“... The first week that I took a job here in November 2007, three people said the same thing to me independently and all three of them described SPLASH. They said, ‘We wish our teenagers could do something local.’ So in December, I had a meeting with student ministers and floated that idea. They were like, ‘Yes, let’s do that.’ So in January 2008, we decided, we’re going to do this. ... That first year, we had 158 kids on 38 different projects, and they came from 18 different churches. This year, we will have 400 students, and they will be on 100-plus projects,” he said, adding the number of churches and adult volunteers supporting the effort has grown tremendously to 36 and 350, respectively.
Inspiring students to assist others beyond the mission event, SPLASH Bartow is marking its 10th year by encouraging youth to “leave a mark.”
“The purpose of SPLASH is to mobilize teenagers and adults to serve their local community,” Franklin said. “In the ’60s, ’70s and ’80s, the emphasis was on overseas [missions], and we neglected America. So there’s a movement of God now to say, we’ve got to make sure we [conduct missions] here, not just overseas.
“... [This year’s] theme is leave a mark. Roman numeral 10 is an ‘X,’ so we’re [asking] these kids for the next 10 minutes, the next 10 hours, the next 10 days, the next 10 weeks, the next 10 years, what are you going to do to leave a mark? ... We want them to decide during SPLASH that they’re going to do something more than live for themselves, that they’re going to live for God. They’re going to do something positive in this world to leave a mark.”
Serving this year as a team leader with Quartey’s construction project, Victoria Dabbs embraced the opportunity to continue her SPLASH Bartow experience. A sophomore at the University of West Georgia, the Cartersville 19-year-old joined the in-county mission effort when she was a junior at Woodland High School.
“I like volunteering and helping and learning and hearing stories about everybody that you help,” Dabbs said. “This is my first construction project. [In the past], we [visited] the nursing home, [conducted a] Backyard Bible Club, and then last year, I did a sports camp at LakePoint. [At the nursing home, we] went around to all the rooms and met the residents that couldn’t come out. That was really touching... They just cried, because they were so happy that someone came [to] see them. ... Most of them, either their family doesn’t live here or they just don’t care.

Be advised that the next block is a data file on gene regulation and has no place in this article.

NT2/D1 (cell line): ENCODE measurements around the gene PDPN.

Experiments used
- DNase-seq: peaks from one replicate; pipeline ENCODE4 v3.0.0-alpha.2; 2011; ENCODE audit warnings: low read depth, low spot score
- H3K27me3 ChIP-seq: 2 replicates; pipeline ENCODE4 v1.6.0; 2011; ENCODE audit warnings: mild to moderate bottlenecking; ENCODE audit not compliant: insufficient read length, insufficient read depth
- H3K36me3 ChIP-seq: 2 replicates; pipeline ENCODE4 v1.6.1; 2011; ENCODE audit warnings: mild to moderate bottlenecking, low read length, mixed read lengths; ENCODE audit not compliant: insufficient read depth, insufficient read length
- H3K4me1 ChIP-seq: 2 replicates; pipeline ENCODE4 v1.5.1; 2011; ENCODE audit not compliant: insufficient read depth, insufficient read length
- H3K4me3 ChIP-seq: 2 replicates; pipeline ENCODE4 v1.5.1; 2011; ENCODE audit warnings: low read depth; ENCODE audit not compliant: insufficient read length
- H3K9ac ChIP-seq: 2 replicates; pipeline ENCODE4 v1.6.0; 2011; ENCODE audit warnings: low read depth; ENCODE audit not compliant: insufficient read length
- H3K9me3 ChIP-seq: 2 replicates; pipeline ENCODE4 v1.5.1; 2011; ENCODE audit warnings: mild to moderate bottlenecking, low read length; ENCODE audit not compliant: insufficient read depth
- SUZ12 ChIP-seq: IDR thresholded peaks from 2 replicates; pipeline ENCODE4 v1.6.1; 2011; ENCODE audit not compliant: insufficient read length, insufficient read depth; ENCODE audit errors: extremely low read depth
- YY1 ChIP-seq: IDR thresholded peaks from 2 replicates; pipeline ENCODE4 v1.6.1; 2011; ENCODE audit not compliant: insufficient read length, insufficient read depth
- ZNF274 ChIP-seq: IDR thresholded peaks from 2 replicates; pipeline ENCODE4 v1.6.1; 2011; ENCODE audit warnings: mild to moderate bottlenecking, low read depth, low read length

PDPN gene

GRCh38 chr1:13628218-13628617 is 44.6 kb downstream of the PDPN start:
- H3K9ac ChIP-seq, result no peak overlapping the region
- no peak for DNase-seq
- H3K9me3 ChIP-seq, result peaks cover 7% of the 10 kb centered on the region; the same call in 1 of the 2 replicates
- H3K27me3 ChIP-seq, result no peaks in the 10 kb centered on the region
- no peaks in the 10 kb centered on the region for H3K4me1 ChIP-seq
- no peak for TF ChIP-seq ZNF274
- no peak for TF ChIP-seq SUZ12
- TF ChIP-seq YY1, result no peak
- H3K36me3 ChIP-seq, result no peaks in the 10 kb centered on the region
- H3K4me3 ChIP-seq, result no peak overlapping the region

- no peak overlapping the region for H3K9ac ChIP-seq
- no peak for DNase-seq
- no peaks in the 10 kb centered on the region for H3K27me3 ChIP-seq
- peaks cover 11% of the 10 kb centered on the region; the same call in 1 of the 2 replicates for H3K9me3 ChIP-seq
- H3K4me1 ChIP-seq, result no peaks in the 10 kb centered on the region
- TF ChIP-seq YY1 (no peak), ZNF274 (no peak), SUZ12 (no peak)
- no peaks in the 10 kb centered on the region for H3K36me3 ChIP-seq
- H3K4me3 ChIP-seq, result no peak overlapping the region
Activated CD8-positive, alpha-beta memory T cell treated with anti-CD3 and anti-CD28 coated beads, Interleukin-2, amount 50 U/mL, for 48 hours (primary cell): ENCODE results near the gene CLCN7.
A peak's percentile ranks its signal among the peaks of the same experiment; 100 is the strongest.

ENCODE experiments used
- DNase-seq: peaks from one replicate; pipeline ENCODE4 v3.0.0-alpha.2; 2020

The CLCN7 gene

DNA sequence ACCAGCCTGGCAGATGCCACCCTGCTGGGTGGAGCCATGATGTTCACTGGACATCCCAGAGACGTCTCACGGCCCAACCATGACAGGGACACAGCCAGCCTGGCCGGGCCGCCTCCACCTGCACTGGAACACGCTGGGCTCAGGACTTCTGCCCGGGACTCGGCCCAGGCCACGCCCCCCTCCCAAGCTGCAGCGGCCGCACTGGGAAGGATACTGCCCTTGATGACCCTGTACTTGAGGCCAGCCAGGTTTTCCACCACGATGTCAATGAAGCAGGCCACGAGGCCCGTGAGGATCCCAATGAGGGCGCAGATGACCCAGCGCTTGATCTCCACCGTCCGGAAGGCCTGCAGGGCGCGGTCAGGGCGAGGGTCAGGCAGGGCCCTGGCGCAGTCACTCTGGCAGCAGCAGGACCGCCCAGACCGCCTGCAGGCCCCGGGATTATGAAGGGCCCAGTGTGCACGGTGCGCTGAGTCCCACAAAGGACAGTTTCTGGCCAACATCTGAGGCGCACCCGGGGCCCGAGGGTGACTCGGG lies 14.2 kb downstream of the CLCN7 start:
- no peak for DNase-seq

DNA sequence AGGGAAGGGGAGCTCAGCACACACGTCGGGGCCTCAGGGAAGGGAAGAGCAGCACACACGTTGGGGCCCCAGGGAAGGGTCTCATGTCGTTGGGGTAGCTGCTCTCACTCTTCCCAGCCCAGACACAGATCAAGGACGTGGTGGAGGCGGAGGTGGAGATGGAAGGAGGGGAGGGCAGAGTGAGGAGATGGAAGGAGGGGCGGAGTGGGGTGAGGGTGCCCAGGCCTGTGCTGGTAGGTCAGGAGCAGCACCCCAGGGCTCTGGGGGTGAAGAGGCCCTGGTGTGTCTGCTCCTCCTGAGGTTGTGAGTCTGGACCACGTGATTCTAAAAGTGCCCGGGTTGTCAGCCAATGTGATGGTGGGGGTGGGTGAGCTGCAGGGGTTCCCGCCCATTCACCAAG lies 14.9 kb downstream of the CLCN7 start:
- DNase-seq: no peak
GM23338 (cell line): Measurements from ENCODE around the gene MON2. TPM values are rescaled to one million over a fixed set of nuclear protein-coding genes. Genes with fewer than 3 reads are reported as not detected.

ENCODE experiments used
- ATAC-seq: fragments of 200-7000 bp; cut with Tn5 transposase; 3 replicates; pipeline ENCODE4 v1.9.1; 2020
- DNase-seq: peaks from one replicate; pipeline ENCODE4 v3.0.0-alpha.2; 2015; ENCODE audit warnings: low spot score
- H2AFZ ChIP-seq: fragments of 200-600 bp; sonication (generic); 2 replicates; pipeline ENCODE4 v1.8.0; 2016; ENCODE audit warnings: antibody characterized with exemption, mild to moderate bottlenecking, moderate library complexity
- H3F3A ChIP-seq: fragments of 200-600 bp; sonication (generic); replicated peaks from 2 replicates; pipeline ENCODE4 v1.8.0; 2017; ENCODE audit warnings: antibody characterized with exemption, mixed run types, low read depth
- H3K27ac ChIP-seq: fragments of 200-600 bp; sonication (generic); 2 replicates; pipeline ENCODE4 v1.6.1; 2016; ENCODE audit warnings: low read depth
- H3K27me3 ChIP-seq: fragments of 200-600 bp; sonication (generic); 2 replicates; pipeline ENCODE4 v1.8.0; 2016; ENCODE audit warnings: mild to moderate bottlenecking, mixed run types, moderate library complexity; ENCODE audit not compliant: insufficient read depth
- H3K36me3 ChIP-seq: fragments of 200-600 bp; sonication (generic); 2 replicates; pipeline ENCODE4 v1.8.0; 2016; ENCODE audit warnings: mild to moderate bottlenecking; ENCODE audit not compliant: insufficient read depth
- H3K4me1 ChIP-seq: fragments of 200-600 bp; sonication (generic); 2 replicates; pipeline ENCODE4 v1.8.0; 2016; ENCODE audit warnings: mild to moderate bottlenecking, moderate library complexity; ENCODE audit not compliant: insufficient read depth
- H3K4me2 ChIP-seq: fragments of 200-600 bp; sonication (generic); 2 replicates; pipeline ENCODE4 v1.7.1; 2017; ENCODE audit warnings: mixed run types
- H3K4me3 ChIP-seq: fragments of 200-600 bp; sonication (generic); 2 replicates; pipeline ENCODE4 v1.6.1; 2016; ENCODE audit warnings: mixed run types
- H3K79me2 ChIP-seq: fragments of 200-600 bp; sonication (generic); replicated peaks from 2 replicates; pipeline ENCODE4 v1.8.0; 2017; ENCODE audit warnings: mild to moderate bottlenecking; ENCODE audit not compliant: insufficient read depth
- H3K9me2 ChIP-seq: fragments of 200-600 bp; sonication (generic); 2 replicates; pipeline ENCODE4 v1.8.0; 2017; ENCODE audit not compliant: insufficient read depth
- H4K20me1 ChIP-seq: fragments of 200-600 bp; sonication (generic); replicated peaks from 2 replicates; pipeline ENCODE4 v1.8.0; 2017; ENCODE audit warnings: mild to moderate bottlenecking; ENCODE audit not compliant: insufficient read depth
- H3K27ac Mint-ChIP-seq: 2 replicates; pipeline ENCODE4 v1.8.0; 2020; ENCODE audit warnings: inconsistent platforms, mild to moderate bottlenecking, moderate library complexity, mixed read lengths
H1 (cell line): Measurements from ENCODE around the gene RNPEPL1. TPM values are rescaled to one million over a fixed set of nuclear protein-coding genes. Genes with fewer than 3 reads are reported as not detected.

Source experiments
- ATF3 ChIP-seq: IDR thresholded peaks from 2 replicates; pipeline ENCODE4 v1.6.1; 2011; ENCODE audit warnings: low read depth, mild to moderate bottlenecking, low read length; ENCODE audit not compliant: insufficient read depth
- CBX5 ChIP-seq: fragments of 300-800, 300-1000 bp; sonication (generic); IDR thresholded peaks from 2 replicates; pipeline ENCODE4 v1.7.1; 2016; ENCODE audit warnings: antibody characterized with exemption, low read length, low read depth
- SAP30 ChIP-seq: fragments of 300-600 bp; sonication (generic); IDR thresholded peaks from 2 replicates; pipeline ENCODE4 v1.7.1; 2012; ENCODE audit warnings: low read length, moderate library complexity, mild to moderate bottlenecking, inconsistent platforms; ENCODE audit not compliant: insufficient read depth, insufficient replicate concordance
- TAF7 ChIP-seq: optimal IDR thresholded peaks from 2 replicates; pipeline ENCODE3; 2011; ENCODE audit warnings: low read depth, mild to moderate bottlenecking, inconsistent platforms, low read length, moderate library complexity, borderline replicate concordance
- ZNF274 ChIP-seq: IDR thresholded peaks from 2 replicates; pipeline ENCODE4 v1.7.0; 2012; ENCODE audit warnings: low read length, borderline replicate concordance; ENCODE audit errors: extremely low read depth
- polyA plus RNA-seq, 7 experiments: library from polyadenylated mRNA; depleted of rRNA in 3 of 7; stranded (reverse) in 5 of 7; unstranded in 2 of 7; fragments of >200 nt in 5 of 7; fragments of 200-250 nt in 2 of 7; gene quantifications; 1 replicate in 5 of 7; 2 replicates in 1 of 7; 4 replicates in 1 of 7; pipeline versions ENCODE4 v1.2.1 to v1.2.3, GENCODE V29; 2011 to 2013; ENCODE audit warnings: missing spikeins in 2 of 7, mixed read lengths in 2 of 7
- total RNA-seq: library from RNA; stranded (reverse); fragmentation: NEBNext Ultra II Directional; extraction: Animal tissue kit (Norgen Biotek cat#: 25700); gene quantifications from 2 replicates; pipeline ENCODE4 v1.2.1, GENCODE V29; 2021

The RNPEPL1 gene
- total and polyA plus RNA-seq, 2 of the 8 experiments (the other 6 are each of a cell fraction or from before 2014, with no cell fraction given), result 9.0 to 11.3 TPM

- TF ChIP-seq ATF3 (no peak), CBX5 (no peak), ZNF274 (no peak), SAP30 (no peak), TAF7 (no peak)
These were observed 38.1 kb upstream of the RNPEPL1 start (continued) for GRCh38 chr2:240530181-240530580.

“... [Ms. Quartey] is really inspiring. ... Even through all the hard stuff she’s dealing with every day, [she] has the strength to get up even though she probably doesn’t want to most days. It makes me thankful that I am able to come help her do this.”
Even though SPLASH originated in Bartow, the mission effort has inspired spinoff offerings in other areas, such as Macon, Carrollton, West Virginia, Texas, Tennessee and the Caribbean.
“It’s really humbling to see that other communities have heard about SPLASH and have started doing things like [this],” Franklin said. “A lot of folks have started picking up [the concept] and [are] saying we can do something locally together. I think that’s probably the biggest thing. Communities are starting to say, we — the body of Christ — can work together, and we can do something local to make a difference in our own community.”